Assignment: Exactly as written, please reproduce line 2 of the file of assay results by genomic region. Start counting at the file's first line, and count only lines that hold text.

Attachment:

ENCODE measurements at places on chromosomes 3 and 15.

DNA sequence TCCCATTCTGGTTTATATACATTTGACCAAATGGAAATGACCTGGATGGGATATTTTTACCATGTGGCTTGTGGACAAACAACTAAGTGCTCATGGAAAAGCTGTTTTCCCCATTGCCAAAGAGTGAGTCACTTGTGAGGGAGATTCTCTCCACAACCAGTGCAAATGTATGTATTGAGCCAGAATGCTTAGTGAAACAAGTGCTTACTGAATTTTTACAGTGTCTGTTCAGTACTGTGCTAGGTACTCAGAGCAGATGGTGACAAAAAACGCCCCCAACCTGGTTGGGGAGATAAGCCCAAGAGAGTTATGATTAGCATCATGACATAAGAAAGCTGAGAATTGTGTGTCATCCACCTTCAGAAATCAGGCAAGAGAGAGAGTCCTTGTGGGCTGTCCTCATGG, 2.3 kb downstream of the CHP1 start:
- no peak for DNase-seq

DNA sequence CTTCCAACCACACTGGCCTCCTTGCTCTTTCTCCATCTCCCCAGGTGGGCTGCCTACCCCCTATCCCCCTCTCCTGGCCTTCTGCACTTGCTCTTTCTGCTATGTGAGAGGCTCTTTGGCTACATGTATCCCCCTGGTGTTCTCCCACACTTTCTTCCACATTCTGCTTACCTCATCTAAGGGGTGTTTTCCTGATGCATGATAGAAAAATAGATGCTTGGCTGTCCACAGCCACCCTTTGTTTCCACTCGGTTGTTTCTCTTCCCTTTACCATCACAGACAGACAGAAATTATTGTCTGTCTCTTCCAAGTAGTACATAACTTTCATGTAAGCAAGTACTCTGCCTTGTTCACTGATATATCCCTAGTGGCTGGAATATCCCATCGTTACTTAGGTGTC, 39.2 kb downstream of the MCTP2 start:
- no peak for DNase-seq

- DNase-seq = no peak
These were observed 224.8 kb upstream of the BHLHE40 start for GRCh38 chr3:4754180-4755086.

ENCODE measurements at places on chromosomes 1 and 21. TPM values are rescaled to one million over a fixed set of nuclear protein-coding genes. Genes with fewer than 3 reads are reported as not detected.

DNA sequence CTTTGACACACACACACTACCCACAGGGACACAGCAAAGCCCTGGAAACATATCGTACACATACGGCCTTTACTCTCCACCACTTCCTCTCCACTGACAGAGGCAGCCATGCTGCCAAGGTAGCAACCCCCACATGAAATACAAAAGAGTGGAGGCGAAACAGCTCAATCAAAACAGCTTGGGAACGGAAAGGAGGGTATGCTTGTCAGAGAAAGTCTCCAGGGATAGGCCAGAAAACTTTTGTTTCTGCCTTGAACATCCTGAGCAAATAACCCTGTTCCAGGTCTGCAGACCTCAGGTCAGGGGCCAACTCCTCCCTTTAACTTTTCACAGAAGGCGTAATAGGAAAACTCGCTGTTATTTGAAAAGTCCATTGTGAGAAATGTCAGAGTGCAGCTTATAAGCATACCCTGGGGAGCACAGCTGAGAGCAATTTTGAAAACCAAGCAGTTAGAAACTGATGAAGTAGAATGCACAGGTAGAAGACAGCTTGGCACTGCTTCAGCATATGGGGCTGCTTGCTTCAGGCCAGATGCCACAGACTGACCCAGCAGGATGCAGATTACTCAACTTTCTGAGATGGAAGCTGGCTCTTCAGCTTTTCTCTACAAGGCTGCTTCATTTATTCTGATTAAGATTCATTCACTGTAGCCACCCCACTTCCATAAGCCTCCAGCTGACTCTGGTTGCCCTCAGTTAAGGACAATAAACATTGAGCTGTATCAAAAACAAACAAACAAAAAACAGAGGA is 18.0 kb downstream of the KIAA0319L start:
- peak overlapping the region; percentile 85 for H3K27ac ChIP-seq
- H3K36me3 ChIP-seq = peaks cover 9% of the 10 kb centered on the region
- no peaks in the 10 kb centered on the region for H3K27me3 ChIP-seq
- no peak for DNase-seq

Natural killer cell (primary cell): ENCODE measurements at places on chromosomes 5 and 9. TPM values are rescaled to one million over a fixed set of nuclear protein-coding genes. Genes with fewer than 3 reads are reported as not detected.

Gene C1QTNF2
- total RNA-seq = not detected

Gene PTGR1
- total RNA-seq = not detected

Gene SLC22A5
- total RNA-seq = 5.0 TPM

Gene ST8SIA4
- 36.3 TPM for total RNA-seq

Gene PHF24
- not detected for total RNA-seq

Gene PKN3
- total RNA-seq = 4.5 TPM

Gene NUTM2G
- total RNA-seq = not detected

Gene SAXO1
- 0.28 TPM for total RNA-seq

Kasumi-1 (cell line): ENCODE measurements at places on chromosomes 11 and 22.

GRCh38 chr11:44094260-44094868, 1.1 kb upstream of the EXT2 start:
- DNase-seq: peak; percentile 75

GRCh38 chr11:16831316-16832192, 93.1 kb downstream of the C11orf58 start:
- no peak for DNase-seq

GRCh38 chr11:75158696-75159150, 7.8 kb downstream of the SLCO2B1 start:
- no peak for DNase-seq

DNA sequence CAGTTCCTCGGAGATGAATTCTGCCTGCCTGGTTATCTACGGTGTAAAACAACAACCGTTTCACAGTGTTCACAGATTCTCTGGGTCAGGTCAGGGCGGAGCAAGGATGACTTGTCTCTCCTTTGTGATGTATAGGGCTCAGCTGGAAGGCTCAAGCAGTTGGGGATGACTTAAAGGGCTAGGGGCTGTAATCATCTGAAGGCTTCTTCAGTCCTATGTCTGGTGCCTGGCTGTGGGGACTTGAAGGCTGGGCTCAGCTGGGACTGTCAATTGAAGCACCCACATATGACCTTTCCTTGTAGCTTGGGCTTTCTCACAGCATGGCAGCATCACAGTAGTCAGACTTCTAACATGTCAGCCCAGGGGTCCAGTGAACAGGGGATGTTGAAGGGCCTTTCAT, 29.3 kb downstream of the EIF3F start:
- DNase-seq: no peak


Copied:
DNA sequence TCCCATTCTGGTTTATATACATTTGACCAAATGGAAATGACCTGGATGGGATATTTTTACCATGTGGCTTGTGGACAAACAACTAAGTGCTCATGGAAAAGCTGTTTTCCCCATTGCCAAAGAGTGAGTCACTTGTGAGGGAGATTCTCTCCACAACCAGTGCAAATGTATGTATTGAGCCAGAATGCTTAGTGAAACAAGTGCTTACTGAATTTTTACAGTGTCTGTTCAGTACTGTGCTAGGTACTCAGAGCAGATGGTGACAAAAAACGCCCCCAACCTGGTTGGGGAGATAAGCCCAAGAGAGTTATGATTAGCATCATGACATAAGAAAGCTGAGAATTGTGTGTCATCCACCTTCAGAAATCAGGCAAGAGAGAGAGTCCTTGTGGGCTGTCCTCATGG, 2.3 kb downstream of the CHP1 start: